MEXICO CITY (AP) — The man who led Mexico's main leftist party in the past two presidential elections announced Sunday he is leaving it behind and may start a new party, throwing uncertainty over the future of the nation's political left.
Andres Manuel Lopez Obrador told supporters at a rally at Mexico City's main plaza that he is leaving the Democratic Revolution Party "on the best of terms." He also announced he is leaving the smaller Labor Party and Citizens' Movement, which also backed him in the July presidential election, when he finished second.
Lopez Obrador said he will begin consultations that would create a new party out of another, less formal organization that backed him, the Movement for National Regeneration.
The motives for the break were not clear, but it could complicate efforts for the left to rally again around a single candidate as it has in every election since 1988.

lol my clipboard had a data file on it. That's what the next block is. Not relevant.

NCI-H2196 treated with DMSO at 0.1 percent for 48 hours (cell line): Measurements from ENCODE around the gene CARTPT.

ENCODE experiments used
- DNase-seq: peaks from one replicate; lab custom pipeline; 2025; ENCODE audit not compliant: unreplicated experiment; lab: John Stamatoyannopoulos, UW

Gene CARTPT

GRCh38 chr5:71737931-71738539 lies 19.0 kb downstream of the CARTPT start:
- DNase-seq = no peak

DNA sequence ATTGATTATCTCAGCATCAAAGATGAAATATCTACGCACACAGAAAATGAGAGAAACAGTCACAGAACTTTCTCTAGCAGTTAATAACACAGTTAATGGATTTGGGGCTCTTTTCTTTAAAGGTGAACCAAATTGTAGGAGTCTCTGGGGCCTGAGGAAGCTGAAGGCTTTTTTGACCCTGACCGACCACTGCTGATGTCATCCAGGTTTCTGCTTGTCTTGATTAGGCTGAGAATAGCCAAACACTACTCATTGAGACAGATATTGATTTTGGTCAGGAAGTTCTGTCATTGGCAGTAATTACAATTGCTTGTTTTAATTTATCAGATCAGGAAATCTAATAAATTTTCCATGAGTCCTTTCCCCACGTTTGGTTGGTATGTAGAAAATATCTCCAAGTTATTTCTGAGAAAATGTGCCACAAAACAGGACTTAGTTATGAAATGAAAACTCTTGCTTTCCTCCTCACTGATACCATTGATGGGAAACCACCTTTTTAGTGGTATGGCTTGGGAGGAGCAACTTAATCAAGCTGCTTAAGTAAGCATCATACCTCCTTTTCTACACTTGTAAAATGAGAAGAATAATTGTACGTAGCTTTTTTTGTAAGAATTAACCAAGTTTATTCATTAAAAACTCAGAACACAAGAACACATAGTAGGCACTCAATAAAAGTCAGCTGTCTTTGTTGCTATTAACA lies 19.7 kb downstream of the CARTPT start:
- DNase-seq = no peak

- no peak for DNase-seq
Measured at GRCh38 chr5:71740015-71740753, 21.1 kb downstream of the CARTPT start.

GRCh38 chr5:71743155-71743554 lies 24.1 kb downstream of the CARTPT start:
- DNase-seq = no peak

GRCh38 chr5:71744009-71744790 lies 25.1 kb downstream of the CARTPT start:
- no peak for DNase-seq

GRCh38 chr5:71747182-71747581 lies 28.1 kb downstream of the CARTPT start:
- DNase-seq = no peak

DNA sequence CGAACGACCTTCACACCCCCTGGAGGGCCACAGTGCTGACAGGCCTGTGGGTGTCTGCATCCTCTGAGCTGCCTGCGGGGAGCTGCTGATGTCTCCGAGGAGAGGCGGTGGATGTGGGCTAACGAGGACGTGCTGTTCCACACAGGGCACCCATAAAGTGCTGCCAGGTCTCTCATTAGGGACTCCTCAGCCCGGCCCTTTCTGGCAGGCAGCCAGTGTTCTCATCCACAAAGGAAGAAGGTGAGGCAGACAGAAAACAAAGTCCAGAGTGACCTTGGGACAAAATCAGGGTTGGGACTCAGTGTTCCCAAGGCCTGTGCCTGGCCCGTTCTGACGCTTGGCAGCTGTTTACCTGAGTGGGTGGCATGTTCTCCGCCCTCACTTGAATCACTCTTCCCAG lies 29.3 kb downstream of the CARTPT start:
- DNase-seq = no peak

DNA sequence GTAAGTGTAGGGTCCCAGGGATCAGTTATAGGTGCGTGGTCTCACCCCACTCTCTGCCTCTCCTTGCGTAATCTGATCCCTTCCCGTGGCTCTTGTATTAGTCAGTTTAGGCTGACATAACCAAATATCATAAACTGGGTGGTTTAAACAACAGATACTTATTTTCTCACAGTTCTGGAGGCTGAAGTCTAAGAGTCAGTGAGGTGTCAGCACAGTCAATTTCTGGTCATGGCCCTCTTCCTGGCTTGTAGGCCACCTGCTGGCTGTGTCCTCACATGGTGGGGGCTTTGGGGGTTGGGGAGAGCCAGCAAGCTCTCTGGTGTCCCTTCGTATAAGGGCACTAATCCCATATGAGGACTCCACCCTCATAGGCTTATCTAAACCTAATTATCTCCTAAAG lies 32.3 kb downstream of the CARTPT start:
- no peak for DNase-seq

Lopez Obrador has been the most prominent figure within Democratic Revolution in recent years, one of only two people it has ever run for the presidency since forming in the wake of the fraud-tainted 1988 election.
Still, he has not been able to dominate the structure of the party, which has suffered through bitter internal feuds, many of which Lopez Obrador's faction has lost.
Lopez Obrador, who turns 59 in November, was one of many political figures who abandoned the ruling Institutional Revolutionary Party in 1988 to support the candidacy of Cuauhtemoc Cardenas. That alliance of populist insurgents from the ruling party with a collection of small socialist parties led to the formation of Democratic Revolution.
Lopez Obrador was a popular Mexico City mayor before seeking the presidency in 2006. He lost that election by less than a percentage point and his supporters then staged months of disruptive street protests, alleging fraud gave the victory to National Action Party candidate Felipe Calderon.
This year Lopez Obrador finished about seven points back, losing to PRI candidate Enrique Pena Nieto. While his supporters again have alleged election irregularities, the protests have been more subdued.
Police estimated about 38,000 people were ion the crowd cheering Lopez Obrador on the city's Zocalo. Some were ready to jump ship with him.
"I'll go where Andres Manuel goes," said Maria Petra, a 42-year-old housewife.
"There was the PRD until a while ago. Now, no," said another spectator, Efren Garcia, 31.